The number of opioid-related deaths in Alberta continued to fall last July, as work to establish a supervised safe consumption site moves ahead, provincial officials said Thursday.
Alberta Health said 92 Albertans died from opioid overdoses in July, down 47 per cent from the peak number of fatalities — 174 — recorded in November of last year.
That number has continued to drop almost every month since February, when 168 people in the province died from opioid overdoses, the vast majority of those involving fentanyl.
In Calgary, the fatal toll fell from a high of 62 reached last February to 29 in July.
Opioid-related EMS calls also fell by 39 per cent last July from the same month in 2021.
While fatalities remain a concern, that downward trend is a cause for optimism and a sign the province’s strategy in attacking the epidemic is working and needs to be pressed forward, said Mike Ellis, associate minister of mental health and addictions.
“Now is the time to redouble our efforts to make it as easy as possible for Albertans to pursue recovery from addiction,” he said in a statement.
“We will continue working tirelessly to address the addiction crisis, reduce deaths even further, and make treatment and recovery as accessible as possible.”
A physician who works with vulnerable populations in Calgary noted the fatality numbers are almost down to pre-pandemic levels and reflect the receding COVID-19 reality.
During the pandemic with its more restricted borders, it was harder to smuggle in, leading traffickers to sell dangerously adulterated drugs, said Dr. Monty Ghosh.
“The toxic drug supply now is probably not as bad as it was before,” he said.
Drug users are now less dangerously isolated and improved access to agonist, or drug replacement treatment has also helped, as have other government programs, said Ghosh.
But on the same day, Ellis also expressed dismay that another Calgary homeless shelter — this time the Alpha House Society — appeared to be delaying establishing an alternative supervised consumption site there.
“Today I became aware Alpha House has decided to put their plans to open an overdose prevention site at their Calgary shelter on hold … this decision was made without the input of Alberta’s government,” Ellis tweeted Thursday.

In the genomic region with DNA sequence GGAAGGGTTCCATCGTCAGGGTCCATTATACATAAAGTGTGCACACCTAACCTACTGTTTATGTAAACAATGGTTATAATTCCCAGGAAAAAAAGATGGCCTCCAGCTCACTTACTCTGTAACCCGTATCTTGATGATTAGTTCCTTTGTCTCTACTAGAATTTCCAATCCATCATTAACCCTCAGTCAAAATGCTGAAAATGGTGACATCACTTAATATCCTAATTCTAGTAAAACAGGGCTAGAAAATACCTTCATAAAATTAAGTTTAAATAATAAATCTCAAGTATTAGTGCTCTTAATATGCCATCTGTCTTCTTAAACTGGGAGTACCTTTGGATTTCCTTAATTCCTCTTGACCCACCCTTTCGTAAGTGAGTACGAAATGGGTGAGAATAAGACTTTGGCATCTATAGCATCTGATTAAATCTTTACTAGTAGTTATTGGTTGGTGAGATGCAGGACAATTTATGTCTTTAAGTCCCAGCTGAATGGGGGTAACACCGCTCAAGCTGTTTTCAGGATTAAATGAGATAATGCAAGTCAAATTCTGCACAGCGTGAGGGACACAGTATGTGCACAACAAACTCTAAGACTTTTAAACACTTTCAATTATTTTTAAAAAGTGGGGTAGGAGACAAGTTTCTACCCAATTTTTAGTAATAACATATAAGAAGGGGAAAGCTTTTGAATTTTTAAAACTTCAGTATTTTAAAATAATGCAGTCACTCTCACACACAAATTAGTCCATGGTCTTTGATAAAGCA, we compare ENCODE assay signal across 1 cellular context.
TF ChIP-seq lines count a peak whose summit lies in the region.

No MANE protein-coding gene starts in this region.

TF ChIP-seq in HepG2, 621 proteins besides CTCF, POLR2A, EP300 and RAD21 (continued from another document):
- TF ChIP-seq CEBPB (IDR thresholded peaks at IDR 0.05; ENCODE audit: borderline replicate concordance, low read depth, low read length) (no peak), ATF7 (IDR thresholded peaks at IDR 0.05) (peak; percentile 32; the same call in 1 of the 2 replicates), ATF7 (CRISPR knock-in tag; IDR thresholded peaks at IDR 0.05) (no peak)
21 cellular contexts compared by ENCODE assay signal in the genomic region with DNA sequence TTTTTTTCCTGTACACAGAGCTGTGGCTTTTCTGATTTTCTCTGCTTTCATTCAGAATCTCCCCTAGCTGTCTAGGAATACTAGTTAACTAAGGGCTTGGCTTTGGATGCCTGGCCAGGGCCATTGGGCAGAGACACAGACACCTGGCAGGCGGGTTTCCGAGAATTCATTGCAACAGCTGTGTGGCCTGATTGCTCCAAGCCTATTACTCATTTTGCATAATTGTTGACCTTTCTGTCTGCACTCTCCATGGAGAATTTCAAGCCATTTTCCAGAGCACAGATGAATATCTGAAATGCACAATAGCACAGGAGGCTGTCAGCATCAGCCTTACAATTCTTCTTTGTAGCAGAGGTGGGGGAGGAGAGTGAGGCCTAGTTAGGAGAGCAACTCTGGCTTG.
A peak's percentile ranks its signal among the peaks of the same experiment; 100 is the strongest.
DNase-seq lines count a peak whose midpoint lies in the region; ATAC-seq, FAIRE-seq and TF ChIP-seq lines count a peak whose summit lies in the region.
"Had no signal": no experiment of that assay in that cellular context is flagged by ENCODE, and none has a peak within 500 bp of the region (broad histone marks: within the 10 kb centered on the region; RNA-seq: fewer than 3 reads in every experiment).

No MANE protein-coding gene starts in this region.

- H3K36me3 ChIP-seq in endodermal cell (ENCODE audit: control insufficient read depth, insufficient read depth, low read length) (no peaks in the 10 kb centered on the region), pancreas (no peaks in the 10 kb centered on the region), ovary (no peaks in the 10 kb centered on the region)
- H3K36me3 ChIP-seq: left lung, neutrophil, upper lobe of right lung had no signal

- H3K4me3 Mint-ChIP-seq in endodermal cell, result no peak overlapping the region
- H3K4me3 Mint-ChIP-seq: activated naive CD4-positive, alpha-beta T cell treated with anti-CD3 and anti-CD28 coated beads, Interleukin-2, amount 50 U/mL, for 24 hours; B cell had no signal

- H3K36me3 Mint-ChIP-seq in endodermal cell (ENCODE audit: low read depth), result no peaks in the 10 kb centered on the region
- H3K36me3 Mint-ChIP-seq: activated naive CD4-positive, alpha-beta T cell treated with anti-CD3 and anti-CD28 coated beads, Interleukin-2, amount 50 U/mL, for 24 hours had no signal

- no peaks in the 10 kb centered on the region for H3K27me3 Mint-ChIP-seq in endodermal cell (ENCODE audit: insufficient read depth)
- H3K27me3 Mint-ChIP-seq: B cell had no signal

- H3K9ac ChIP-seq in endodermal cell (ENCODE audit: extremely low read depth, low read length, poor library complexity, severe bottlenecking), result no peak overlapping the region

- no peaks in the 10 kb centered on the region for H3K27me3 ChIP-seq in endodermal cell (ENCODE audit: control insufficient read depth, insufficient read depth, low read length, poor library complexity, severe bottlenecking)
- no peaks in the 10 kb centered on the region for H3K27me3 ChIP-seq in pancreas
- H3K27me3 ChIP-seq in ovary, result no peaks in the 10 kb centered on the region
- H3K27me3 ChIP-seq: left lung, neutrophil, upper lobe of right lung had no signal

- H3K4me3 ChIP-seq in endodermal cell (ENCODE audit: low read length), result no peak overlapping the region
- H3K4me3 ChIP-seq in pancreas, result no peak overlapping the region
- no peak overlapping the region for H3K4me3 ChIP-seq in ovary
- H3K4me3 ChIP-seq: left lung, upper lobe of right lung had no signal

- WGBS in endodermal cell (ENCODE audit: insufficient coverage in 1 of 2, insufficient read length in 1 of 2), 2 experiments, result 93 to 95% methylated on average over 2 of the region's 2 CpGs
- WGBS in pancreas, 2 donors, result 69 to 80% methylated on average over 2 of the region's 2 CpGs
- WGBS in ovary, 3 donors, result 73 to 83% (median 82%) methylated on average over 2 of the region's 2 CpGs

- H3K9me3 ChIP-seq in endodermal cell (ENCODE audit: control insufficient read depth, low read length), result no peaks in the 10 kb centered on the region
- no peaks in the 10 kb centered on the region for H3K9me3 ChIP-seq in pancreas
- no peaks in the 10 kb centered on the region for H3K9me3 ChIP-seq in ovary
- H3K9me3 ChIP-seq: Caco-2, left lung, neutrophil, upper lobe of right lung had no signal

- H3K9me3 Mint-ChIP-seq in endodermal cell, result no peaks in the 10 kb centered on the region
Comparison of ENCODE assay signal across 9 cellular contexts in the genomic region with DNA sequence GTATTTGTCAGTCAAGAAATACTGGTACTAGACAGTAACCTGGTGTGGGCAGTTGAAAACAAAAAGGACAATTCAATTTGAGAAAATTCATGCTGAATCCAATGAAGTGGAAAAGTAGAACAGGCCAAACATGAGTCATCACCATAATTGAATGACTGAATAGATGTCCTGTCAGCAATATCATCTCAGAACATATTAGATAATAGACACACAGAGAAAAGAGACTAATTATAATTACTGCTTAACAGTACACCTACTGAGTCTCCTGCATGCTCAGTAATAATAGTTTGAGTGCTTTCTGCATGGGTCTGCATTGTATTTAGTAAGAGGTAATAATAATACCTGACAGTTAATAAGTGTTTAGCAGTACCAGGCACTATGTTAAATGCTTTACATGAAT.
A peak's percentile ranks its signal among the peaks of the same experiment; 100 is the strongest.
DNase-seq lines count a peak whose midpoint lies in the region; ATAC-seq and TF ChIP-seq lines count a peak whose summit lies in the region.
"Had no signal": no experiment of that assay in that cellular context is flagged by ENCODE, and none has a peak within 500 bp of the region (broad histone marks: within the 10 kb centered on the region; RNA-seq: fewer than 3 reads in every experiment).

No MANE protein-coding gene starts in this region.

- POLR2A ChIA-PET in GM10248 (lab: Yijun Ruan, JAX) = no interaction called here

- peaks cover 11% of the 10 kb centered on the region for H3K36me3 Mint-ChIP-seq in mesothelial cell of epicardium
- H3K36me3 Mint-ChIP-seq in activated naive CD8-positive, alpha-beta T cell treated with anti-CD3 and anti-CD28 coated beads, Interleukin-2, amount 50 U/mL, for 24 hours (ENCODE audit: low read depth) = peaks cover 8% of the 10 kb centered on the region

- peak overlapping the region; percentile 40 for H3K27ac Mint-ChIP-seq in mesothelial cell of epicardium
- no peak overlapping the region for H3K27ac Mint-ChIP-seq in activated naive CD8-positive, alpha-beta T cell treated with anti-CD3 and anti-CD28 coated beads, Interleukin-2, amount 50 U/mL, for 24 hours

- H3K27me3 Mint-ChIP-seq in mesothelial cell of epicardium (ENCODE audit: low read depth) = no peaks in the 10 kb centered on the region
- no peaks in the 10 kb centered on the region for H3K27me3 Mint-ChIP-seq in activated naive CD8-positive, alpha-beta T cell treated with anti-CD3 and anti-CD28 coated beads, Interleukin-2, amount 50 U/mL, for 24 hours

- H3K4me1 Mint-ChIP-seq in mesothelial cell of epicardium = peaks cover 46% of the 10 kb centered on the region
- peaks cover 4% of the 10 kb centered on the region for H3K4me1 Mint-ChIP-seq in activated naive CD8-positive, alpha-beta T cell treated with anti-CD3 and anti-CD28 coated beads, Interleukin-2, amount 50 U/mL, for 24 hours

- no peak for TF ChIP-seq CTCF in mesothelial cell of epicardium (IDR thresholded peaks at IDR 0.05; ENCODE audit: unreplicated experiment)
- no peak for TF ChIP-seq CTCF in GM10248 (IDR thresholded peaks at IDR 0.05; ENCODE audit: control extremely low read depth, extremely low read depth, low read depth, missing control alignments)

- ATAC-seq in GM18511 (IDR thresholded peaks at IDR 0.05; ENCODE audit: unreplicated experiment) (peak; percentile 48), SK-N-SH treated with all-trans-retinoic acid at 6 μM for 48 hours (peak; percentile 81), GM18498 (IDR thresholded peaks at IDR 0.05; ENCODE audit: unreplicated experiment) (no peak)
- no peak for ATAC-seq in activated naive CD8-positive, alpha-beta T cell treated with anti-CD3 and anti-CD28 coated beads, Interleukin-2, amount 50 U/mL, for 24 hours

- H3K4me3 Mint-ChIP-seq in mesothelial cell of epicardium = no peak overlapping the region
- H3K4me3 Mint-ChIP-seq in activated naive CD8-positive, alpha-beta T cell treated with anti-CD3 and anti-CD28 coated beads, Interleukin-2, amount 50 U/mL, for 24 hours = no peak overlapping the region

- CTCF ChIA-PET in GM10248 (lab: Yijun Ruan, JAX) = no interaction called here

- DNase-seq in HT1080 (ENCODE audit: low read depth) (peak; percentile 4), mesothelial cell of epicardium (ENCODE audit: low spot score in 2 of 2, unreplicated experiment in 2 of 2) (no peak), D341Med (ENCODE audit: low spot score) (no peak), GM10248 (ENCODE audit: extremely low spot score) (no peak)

That tweet was deleted later in the day after it was determined there’d been a miscommunication, said a spokesman for Ellis’s office.
The proposal is still moving ahead, Ellis’s office said.
Earlier this month, a proposal to relocate the Safeworks site at the Sheldon M. Chumir Health Center to the Calgary Drop-In Center in the East Village was canceled following a lack of support from residents who said they’d welcome some programs but wanted overdose prevention spread around the city.
A spokeswoman for the Alpha House Society didn’t return calls for comment Thursday but on Sept. 9, a society representative said they’d be consulting with the community about the proposal.
“We look forward to ongoing discussions about this topic as we consider the real and pressing need for these services amidst the drug crisis in our province and how, as a city, we can create safe and inclusive communities for everyone,” Shaundra Bruvall said in an email.
That effort follows an announcement last year that the facility at the Sheldon M. Chumir Health Center in the city’s Beltline would close. It remains open for now.
In making that decision, the province was responding to complaints of social disorder related to the Safeworks site at the Sheldon Chumir.
Last year, the province said Safeworks would be replaced by two smaller sites at more appropriate locations.
Alberta reports 92 opioid poisoning deaths in July, continuing downward trend
Drop-In Center plans to operate overdose prevention site cancelled
East Village residents call for more consultation about expansion of services at Drop-In Centre
Safeworks safe consumption site will remain open as province begins talks of wraparound services with Drop-In Centre
Province requests Drop-In Center expand services to explore ‘pathways out of addiction’
In the meantime, the provincial government said the receding number of opioid deaths in the province was a result of its multi-pronged approach to combatting the opioid crisis.
Its establishment of 8,000 treatment and detox beds, a digital overdose response system and the introduction of the treatment drug Sublocade have helped turn the tide, they said.
“The Alberta model is community-based and focused on increasing access to a coordinated network of services, including prevention, early intervention, harm reduction, treatment and recovery supports,” Ellis’s ministry said in a statement.
But critics of the government’s approach have said they should be more open to providing a safer supply of drugs — as is the case in BC — and have dragged their feet on harm reduction embodied in supervised consumption sites.
Ghosh said a recent study in Ontario showing the merits of safe supply in lowering hospital and emergency room admissions shows the policy could hold promise.
“There could be benefits from a safe supply but it’s still not risk-free — there’s the possibility it could get sold, redistributed and inappropriately used,” he said.
And Ghosh, who’s worked on the opioid crisis at the Drop-In Center, said it’s important there be safe consumption sites both there and at the Alpha House and that the neighboring community buys into it.
“We’d see less overdoses on the street, that’s already happening … (area residents) have to understand things will improve overall,” he said.
— With files from Dylan Short